10 Top Sights in Germany
The beautiful country of Germany holds many treasures for the visitor; here are what I consider the top 10 sights in Germany.
If you head south of Munich, you will find some of the most beautiful scenery Germany has to offer. The Alps stretch over most of Southern Bavaria and include breathtakingly beautiful mountain ranges, green pastures, rivers, and picturesque German towns such as Fussen and Garmisch-Partenkirchen. This mountainous region is also home to many of Germany’s castles and a multitude of parks for hiking, biking and camping.
The Baltic Coast
The coast of the Baltic Sea offers a contrasting combination of scenic pleasures from sandy beaches to jagged cliffs. Sleepy coastal towns dot the coastline offering a more relaxed and slower pace of life than in the rest of Germany.
Mecklenberg-Western Pomerania and Schleswig-Holstein
The Black Forest
In keeping with its dark name, this vast forest was feared by ancient Romans and Celts as a haven for ghosts, wild animals and barbarians. The Black Forest is now home to artisans (notably, watch makers and glass blowers), restaurants, and a considerable network of walking paths.
Built in 1791, the Brandenburg Gate has become a symbol of Berlin’s past and is one of the top places to see in the world. Prussian parades and German armies marched through its threshold. Napoleon marched his troops through its columns before his defeat in Russia. Barricades were erected around the gates when the Berlin Wall was constructed., but in 1989 the Brandenburg Gate was reopened and traffic now passes through it every day. Over the years, it has become a proud monument to German history.
Koln (Cologne) Cathedral
An historical landmark, this massive cathedral towers over the city of Cologne (Koln). The construction of the Cologne Cathedral took place from the 13th through 19th centuries and is a wonderful example of Gothic architecture. Amazingly, the cathedral remained largely undamaged during World War II.
Find the best prices on hotels near the Cologne Cathedral
Cologne, North Rhine-Westphalia
The romantic town of Heidelberg boasts one of Europe’s finest castles. The 600 year-old structure lies along the banks of the Neckar River, and contains styles of both Gothic and Renaissance architecture and design. Heidelberg Castle also plays host to the world’s largest wine vat at 55,000 gallons.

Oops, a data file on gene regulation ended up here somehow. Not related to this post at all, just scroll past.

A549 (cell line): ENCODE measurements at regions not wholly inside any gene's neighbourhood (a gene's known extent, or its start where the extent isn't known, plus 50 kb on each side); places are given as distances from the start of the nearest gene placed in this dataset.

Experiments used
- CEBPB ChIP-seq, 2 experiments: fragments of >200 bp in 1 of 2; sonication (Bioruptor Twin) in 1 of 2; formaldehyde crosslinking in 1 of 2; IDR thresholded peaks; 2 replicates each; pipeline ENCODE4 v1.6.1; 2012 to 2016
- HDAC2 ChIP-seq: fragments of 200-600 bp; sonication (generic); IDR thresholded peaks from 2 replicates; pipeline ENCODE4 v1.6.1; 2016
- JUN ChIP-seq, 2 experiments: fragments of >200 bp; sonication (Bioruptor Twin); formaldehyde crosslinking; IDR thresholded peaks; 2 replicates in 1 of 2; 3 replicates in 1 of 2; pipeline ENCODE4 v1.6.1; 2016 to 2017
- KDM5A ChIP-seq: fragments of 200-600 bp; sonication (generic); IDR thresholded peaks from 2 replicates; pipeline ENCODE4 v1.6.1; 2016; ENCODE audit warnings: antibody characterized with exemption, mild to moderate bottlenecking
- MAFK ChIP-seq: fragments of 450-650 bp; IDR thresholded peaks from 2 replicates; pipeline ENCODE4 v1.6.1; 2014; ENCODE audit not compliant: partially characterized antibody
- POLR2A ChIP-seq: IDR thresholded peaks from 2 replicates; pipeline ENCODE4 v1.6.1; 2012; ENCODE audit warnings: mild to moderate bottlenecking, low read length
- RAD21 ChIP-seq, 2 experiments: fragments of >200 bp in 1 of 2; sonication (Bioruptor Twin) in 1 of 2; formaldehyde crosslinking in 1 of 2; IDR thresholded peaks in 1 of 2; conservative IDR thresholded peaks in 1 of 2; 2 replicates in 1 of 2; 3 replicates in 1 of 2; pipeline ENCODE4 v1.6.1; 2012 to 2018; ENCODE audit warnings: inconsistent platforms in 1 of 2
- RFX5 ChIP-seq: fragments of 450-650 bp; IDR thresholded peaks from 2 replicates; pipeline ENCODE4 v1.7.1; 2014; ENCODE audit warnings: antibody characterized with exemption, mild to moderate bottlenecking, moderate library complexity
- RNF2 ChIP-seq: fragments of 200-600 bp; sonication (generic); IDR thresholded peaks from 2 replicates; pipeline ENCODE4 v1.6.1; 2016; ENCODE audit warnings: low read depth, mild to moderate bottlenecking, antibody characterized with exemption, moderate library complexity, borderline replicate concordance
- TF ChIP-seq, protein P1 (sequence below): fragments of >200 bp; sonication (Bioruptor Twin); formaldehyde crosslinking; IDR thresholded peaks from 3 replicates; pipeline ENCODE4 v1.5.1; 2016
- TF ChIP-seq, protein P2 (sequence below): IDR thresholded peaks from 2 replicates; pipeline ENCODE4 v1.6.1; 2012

Built between 1869 and 1886 by King Ludwig II of Bavaria, this stunning fairy tale castle sits perched high atop the mountain range near Füssen and is one of the top castles in the Germany. Neuschwanstein Castle has been used as a summer home for royal friends and family including the famous composer Richard Wagner, whose piano still occupies one of the rooms.
The River Rhine
Because of its stunning beauty, the Rhine and its regions are among the most popular travel destinations in Germany. The riverside towns along the Rhine afford ample opportunities to experience German culture. Hiking trails, cathedrals, and cities such as Bonn and Düsseldorf inhabit the Lower Rhine. The Middle Rhine region, best known for its wine production and museums, has long been the inspiration for poets and painters. The area from Mainz to Karlsruhe is home to many of Germany’s castles, historical towns, and the Black Forest.
Built in 1744 by Frederick the Great, this small palace in Potsdam has traditionally been used to showcase fine and performing arts. Today visitors can roam around the Sanssouci’s 12 elegantly decorated rooms and nearby parks. There are also other historical sites and attractions nearby the palace that make for a full day of sightseeing.
This beautiful square in the heart of the Old Town is home to the town hall and its world-famous carillon (Glockenspiel), which has existed since 1908. The mechanical figures delight the audience on the Marienplatz square below by dancing to chimes at 11 am and midday throughout the year. During Spring and Summer there is an extra performance at 5 pm.